Newspaper Archive of
Bath County News - Outlook
Owingsville, Kentucky
May 21, 2015     Bath County News - Outlook
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May 21, 2015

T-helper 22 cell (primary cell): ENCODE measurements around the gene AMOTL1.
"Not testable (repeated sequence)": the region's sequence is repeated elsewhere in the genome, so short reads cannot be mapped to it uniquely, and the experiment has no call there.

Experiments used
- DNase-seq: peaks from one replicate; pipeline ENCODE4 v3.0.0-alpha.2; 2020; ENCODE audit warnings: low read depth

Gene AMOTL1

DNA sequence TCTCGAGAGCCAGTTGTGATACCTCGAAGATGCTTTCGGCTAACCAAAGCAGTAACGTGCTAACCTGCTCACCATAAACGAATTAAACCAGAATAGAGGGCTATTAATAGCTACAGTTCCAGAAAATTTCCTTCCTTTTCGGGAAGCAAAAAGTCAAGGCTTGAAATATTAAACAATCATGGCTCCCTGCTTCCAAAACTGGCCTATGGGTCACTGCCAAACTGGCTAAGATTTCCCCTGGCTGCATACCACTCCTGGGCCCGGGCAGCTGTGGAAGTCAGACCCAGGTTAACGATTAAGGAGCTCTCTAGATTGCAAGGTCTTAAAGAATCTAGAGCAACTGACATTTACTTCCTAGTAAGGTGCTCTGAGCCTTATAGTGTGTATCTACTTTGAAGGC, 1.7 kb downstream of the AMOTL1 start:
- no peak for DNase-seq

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8 - May 21, 2015 Your Hometown Newspaper News Outlook COMMUNITY SJMS celebrates National Hospital Week " Saint Joseph Hospital in 'f f Mt. Sterling knows how to ! get it done! , Last week Saint Joseph "celebrated National Hos- } pital Week (May 10 - 16) -by holding daily events for i: employees. ' On Monday gifts were ,distributed to all staff, ?.compliments of Kentuck- yOne Health. Wednesday afternoon. Things really fired up on Thursday, with lunch break cookouts for day and night shifts. Staff par- ticipated in a karaoke con- test for title of "SJMS Idol" - first place prize was a karaoke machine! Second and third place prizes were also awarded. The week was tolped ' Everyone enjoyed do- off with ice cream for all "nuts oia Tuesday;" 'LI '/deparent "on = Friday. .. (popcorn and cornhole on For Saint Joseph Mount Sterling, National Hospi- tal Week is a fun way to reflect that the hard work of staff is also appreciated throughout the other 51 weeks of the year. National Hospital Week is the nation's largest health care event, celebrat- ing the history, technology- and dedicated profession- als who make the county's health care facilities bea- cons of confidence and care. Estate Planning Fair Spons,00reci! by Richardson JTund;ral Home Owingsville's only locally owned and operated funeral home. "Your Same Old Friends Still Providing a Tradition of Excellent Service" June 6th 2015 Meet local attornies, insurance agents and investment brokers to discuss how you can be better prepared for the Golden Years. Come by for: Gary Boyd's Famous Barbeque 000OO000000000000000@OO Inflatables for the kids Prizes and drawings including our ticket to a Good Life drawing for a chance to win tickets to a UK basketball game of your choice. 121 E. Main St. Owingsville, KY 40360 Phone: (606)674-2922 Ginny: (606)776-4453 SEVEN COUNTY CIASSIFIEDS Call 674-9994 for assistance Frenchburg Water and Sewer Water Quality Report for year 2014 Water - Essential for Life EO. Box 113, Frenchburg, KY 40322 Meetings: .Frenchburg Community Center Meeting Dates and Time: First "thursday of every nmnth 6:30 p.m. KY0830]48 Manager: Robert E Brown Phone: (606)768-3457 CCR Contact: Robert E Brown Phone: (6065768-3457 "Ihis report is designed to inform the public about the quality of water and services provided on a daily basis. Our comnfitment is to provide our customers with a safe, clean and reliable supply of drinking water. We want to assure that we will continue to moni- tor, improve, and pwtect the water system and deliver a high quality product. Water is the most indispensable product in every home anti we ask everyone to be conservative and help us in Our efforts to protect the water source and the water system. 'Ibe Frenchburg Water System, referred to as (D), purchased water from three surfaces water sources during the" calender )'ear 201.t. Our primary source is from the Cave Run Water Conmfission, PWSID#KY0831010 reterred to as (A) whose raw surface water source is from the Licking River. We also purchased Water the Bath County Water District, PWSID#NY0060022 referred to as I B) who purchases water from the Morehead Utility Board, whose raw surface water source is the Licking River 'Ihis source is used only when we are unable to buy water from our primary source, due to emergency. We also purchased water from Morgan County" Water District, PWSID#KY0880594 referred to as (C), who purchases water from Cave Run Water Commission anti the West Liberty Water Plant whose raw surface water source is the Licking River. "Ihis source is another source that can be used in an emergenc): For nmre informatinn regarding the system served from the different sources of water, please contact our office. If you have questions about this report or other questions concerning the water system, please contact Frenchburg Water and Sewer at (606}768-3457. 'We want our valued customers to be informed about their water utilit): Drinking water, including bottled water, may" reasonably be expected to contain at least small amounts of some contanfiuants. 'Ihe prescence of contaminants does not necessarily indicate that water poses a health risk. More iuformat ion about eontami- nents and potential health effects may be obtained by calling the Environmental Protection Agencyg Sate Drinking Water Hotline (800-426-4791). qhe sources of drinking water (both tap water and bottle water) include rivers, lakes, streams, ponds, reservoirs, springs and wells. As water travels over the surface of the land or through the ground, it dissolves naturally occuring minerals and in some cases, radioactive material, and may pick.up substances resulting from the presence of animals or frpm human activity, Contaminants that may be present in source water include: Microbial contaminants, such as viruses and bacteria, (sewage plants, septic systems, livestock operatioffs, or wildlife). Inorganic contaminants, such as salts and metals, (naturally occuring or from stormwater runoff wastwater discharges, oil and gas production mining or farming). Pesticides and herbicides, (stormwater runoff, agriculture or residential uses). Organic chemical contaminents, including synthetic and volitile organic chemicals, (by-products of industrial processes and petroleum, or from gas stations, stormwater rnnoff, or septic systems). Radioactive contaminants, (naturally occur- ing or from oil and gas production or mining activities.) In order to ensure that 'tap water is sale to drink, EPA prescribes regulations that limit the amount of certain contaminants in water provided by public water systems. FDA regulations establish limits for contaminants in bottled water to provide the same protection for public health. Some people may be more vulnerable to contaminants in drinking water than the general population, Immune-conapronfised persons such as persons w-ith cancer underguing chemotherap); persons who have undergone organ transplants, people with H1V/AIDS or other immune system disorders, some elderly, and infants can be particularly at risk from infectious, 'lhese people should seek advice about drinking water from their health care providers. EPA/CDC guidelines on appropriate means to lessen the risk of infection by Cryptosperidium and other microbial contamifients are available from the Safe Drinking Water Hotline (800) -426 -4791), r Some or all of these definitions may be found in this report: Information About Maximum Contaminant Level' (MCL) - the highest level of a contaminant that is allowed in drinking water. MCLs are set as close to the MCLGs as feasible using the best available treatment technology. Maximum Contaminant Level Goal (MCLG) - the level of a contaminant in a drinking water below which there is no known or exposed risk to health. MCI,Gs allow for a margin of safety. Maximum Residual Disinfectant Level (MRDL) - the highest level of a disinfectant allowed in drinking water. There is convincing evidence that addition of a disinfectant is necessary for control of nticrobial contaminants. Maximum Residual Disinfectant Level Goal (MRDLG) - the level of a drinking water disinfectant below which there is no known or expected risk to health. MRDLGs do not reflect the benefits of the use of disinfectants to control microbial contaminants. Below Detection Levels (BDL) - laboratory analysis indicates that the contaminant is not present. r / Not Applicable (N/A) - does not apply. Parts per million (ppm) - or milligrams per liter, (my/I). One part per million corresponds to one minute in two years or a single penny in $10,000. Parts per billion (ppb) - or milligrams per liter (nag/L). One part per billion corresponds to one minute in 2,000 )'ears, or a single penny in $10,000,000. Partsper trillion (ppO - one part per trillion corresponds to one minute in 2,000,000 years, or a single penny in $10,000,000,000. Parts per quadrillion (ppq) - one part per quadrillion corresponds to one minute in 2,000,000,000 years or one penny in $10,000,000,000,000. Picocaries per liter (pCi/L) - A measure of the radioactivity in the water. MiUirents per year (mrem/yr) - measure of radiation absorbed by the bod Million Fibers per Liter (MFL) - a measure of the presence of asbestos fibers that are hmger than 10 micormeters. Nephelometric Turbidity Unit (NTU) - a measure of the clarity of water. Turbity has no health effects. However turbitity can provide a medium for microbial growth. Turbidity is monitored because it is a good indicator of the effectiveness of the filtration system. Varienees d" Exemptions (VekF,) - State of EPA permission not to meet an MCL or a treatment tech- nique under certain conditions. Action Level (AL) - the concentration of contaminant which, ffexceeded, triggers treatment or other requirements that a water system shall follow. Treatment Technique (77) - a required process intended to reduce the level of a contaminant in drink ing water. Spanish (Espanol) Este infurme contiene informacion muy importante sobre is calidad de su agua beber. Lead: If present, elevated levels of lead can cause serious heahh problems, especially for pregnant women and young ctfildren. Lead in drinking water is primarily from materials and components as;ociated with service lines and home plumbing. Your local public water system is responsible for providing high quality" drinking water, but cannot control the variety of materials used in plumbingcom- ponents. When your water has been sitting for several hours, you can minimize the potential for lead exposure by flushing your tap for 30 seconds to 2 minutes before us- mg water for drinking or cooking. If you are concerned about lead m your watel, you may wish to have your wa- ter tested. Information on lead in drinking Traduzcalo o hable con alguien que 1o entienda bien. The data presented in this report are from the most recent testing done in accordance with adminis- trative regulations in 401 KAR Chapter 8. As authurized and approved by EPA, the State has reduced monitoring requirements for certain contaminants to less often than once per year because the concen- trations of these contaminants are not expected to vary significantly from year to year. Some of the data in this table, though representative, may be more than one year old. Unless otherwise noted, the report level is tbe highest level detected. water, testing methods, and steps you can take to minimize exposure is available from the Sat Drinking Water Hotline or at http:// ter/lead. Allowable Levels Turbid- No more than 1 i W (NTU)TT NTU" Less than *Representa- 0.3 NTU in 95% tive samples of monthly samples filtered water Regulated Contaminant Test Results Contaminant I MCL I MCLG [code] (units) Inorganic Contaminants Barium [1010] 2 (ppm) Copper [1022] AL= (ppm) sites ex- 1.3 1.3 ceeding action level 0 Fluoride [1025] 4 4 (ppm) Lead [1030] AL= 0 (ppb) sites ex- 15 ceeding action level 0 Nitrate [1040] 10 10 (ppm) Source Highest Single Lowest Viola- Measurement Monthly % tion A= 0.09 100 No B= 0.26 C= 0.09 [ Source ] Report [ Range of Date of Viola- Level Detection Sample tion A= B= 0.019 2014 No C= (90th D= percen- Aug.. 14 No tile) A= 1.05 Oct-14 No B= 0.6 2014 No C= 1.05 Oct-14 No D= (90th Aug- 14 No percen- tile) A= 0.24 B= 0.3 C= 0.24 Disinfectants/Disinfection Byproducts and Precursors Total Organic TT* N/A A= 1.07 Carbon (ppm) B= 1.13 (report C= 1.07 level=lowest avg. range of monthly ratios) Monthly ratio Chlorine MRDL MRDLG D= (ppm) =4 =4 HAA/ppb) (all 60 N/A D= sites) [Haloace- tic acids] l-taM& (ppb) lHaloacetic ac- ids! (Individual Sites) TTHM (ppb) (all sites) [total trihalometh- aries] TTHM (ppb) [total tri- halomethanes] (Individual Sites) Likely Source of Turbidity Soil Runoff 0.019 to 0.019 0to0.16 0.8 to 1.35 06. to 0.6 0.8 to 1.35 0 to 0.002 0.24 to 0.24 0.1 to 0.3 0.24 to 0.24 0.86 tb 1.82 0.74 to 1.52 0.86 to 1.82 Apr-14 No 2014 No Apr-14 No I Likely Source of Turbidity Drilling wastes; metal refineries; erosion of natural deposits Corrosion of houselmld plumbing systems Water addictive which promotes strong teeth Corrosion of household plumbing systems Runoff from fertil- izer ose; leaching from septic tanks, sewage; erosion of natural deposits Naturally present in environnlent NA 2014 NA No is the % TOC removal required. Annual average of the monthl ,, ratios nmst be 1.00 or greater for conrpliance. 60 N/A D= 8O N/A D= 80 N/A (highest 0.50 to 1.70 N/A No Water additive used average) to control microbles. 39 16 to 64 N/A No Byproduct of (system (range of drinking water average) individual disinfection sites) 43 (1o- 16 to 64 N/A No Byproduct of cational (range of drinkiug water average) individual disinfection Sites) 68 27 to 117 N/A No Byproduct of (system drinking water average) disinfection 77 (Io- 27 to 117 N/A No B)q0roduct of cational drinking water average) disinfection Published by the Menifee County News-Outlook 05.2I, 15.